Scientific research is an important tool for economic and social development of any society. This explains why the 6th edition of the Excellence Days of Scientific Research and Innovation, which ended recently in Yaounde, had as theme, “Scientific Research and Innovation: Strategic Tools for Business and Socio-Economic Transformations.” Unfortunately, insufficient availability of funding is a stumbling block. African countries are still struggling to meet the ambitions of the Lagos Plan adopted in 1980, to devote 1 per cent of their GDP to research and development. In late November 2017, the Abidjan Appeal, launched by African scientists and parliamentarians at the 5th African Union-European Union Summit, called again for greater investment in science and technology. On the Wings of Innovation, the AU Science, Technology and Innovation Strategy for Africa 2024 (STISA-2024) places science, technology and innovation at the epicentre of Africa’s socio-economic development and growth.
AfDB which is a major development funding body in the continent, relaunched its advocacy at the 3rd edition of its Forum on Science and Technological Innovation held from 10 to 12 February in Cairo, Egypt. The bank has also been instrumental in funding research (development and economic research) in the continent. For example, between 1990 and 1993, AfDB provided 17.298 million dollar (about FCFA 9 billion) to research institutions in Africa and is now more determined to increase support to science, technology and innovation.
In Cameroon like in most African countries, research is relegated to the background with no substantial budget allocated to it. It is common place to find research and innovative results lingering in the drawers or at their prototype state because funding is not readily available. The country’s Ministry in charge of research for example, was allocated only a paltry of FCFA 10.3 billion in 2018 with little over FCFA 3 billion devoted in investment and research activities.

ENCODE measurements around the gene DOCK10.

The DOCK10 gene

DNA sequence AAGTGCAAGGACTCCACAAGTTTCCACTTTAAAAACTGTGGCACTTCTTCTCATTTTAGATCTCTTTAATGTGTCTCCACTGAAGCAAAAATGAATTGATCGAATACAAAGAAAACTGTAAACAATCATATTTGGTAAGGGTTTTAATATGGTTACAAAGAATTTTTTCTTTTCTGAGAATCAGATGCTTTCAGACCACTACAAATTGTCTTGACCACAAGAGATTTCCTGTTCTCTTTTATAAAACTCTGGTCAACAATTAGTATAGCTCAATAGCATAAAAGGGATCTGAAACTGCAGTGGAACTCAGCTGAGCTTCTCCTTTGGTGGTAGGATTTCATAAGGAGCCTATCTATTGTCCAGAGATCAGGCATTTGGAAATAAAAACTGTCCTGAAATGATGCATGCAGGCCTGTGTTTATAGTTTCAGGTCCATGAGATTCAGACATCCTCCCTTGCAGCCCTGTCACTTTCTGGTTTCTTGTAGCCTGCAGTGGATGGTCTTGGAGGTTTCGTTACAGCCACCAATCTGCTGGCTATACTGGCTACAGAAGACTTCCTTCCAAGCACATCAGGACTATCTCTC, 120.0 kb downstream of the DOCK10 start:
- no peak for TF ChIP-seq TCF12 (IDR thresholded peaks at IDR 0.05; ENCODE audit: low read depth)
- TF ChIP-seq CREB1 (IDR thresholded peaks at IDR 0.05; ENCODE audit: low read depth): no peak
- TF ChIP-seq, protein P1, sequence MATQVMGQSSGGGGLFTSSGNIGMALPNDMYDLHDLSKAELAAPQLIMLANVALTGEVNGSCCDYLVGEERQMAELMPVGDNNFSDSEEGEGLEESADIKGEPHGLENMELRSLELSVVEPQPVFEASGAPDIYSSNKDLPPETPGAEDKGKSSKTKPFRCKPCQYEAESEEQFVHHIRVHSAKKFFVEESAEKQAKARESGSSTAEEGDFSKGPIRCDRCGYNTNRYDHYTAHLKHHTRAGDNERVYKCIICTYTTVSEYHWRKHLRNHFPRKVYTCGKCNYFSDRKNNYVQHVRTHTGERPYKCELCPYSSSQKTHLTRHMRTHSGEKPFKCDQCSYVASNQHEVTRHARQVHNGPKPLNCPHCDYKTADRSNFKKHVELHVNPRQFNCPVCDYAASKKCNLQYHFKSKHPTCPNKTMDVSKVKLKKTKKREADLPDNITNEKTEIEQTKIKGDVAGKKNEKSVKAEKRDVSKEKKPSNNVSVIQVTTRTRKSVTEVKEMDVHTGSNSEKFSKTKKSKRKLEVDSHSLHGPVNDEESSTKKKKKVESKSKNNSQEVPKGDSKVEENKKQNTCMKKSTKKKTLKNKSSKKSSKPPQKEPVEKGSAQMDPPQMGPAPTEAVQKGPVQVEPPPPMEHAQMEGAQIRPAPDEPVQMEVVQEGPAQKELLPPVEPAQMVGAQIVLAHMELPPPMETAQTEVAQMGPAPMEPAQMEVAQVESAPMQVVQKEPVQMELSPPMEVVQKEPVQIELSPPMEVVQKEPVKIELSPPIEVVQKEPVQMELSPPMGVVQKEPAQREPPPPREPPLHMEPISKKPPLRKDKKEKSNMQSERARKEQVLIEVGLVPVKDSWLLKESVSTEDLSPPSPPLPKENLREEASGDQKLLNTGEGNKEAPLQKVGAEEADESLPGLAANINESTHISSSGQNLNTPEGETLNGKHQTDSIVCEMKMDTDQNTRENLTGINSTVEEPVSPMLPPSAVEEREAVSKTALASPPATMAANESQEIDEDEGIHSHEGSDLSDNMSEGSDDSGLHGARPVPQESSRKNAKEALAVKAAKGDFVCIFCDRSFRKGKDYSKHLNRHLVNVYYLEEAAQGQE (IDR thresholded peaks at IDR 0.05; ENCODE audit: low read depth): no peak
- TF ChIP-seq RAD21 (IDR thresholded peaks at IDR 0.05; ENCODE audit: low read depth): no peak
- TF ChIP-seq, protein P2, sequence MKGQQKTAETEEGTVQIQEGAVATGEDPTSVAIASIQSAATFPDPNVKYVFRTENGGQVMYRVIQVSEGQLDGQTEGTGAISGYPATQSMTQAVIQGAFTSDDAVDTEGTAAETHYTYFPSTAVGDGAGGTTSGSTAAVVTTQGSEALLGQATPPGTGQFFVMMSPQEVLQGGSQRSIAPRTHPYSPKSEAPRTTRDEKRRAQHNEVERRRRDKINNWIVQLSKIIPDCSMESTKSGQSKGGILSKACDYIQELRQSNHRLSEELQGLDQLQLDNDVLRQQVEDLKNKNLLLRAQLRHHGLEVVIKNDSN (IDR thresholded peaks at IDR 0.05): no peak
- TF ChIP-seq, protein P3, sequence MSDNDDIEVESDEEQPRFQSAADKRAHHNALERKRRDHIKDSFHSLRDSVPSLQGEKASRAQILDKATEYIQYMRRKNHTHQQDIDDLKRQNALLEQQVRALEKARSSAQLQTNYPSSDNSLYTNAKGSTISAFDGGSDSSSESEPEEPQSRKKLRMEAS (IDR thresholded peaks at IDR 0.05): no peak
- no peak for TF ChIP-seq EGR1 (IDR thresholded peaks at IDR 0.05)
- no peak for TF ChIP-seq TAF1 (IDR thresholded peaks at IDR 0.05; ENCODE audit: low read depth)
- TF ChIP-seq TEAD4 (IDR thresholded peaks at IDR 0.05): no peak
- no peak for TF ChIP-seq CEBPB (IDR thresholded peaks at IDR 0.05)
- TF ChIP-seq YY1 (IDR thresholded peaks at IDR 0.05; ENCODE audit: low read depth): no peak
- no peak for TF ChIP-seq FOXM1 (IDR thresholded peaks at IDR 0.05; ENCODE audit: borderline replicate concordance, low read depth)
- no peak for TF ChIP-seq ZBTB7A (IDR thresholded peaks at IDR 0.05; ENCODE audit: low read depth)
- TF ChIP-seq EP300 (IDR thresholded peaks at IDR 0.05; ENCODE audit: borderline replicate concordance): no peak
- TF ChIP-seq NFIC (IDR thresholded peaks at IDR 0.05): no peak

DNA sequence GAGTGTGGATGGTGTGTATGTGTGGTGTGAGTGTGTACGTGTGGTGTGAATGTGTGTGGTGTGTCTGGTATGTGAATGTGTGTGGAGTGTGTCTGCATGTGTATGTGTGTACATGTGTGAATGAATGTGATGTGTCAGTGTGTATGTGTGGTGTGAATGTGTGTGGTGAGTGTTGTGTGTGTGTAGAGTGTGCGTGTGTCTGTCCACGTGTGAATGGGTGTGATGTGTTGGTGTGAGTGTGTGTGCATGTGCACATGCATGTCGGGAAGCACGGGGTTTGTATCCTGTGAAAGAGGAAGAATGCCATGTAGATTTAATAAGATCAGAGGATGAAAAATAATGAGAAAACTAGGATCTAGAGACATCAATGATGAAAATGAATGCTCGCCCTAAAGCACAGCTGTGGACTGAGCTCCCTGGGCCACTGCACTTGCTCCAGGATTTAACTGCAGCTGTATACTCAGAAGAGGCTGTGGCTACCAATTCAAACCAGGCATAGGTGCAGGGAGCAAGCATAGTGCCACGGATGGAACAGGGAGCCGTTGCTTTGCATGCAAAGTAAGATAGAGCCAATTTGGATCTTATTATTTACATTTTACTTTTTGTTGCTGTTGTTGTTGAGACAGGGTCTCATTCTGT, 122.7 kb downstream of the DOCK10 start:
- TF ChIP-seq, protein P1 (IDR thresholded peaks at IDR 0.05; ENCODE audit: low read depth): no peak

In 2015 for example, the Institute of Agricultural Research, IRAD, allocated FCFA 6.5 billion for research activities out of a total budget of FCFA 12.2 billion during that year. As one research noted, a good research result attracts funding bodies on their own. Meanwhile other researchers hold the view that it is better to fund their research at the initial stage for clarity purposes. Apart from government assistance to researchers through JERSIC, other funding bodies like the African Development Bank, World Bank and bilateral partners finance research initiatives in Cameroon. In 2015, the Ministry of Scientific Research and Innovation and Cameroon’s Employers Syndicate (GICAM) agreed to work hand-in-glove so that research and innovative projects can be financed but the impact of that accord is yet to be felt. Notwithstanding, a Cameroonian business magnet, PK Fokam launched an award for Science and Technology in 2016 to promote applied research in Africa. However, the impact of these funding initiatives which for now are still inadequate, is difficult to evaluate in terms of the contribution of research and innovation in the economy. The domain of technological innovation is notwithstanding promising with many youths making strides in apps development.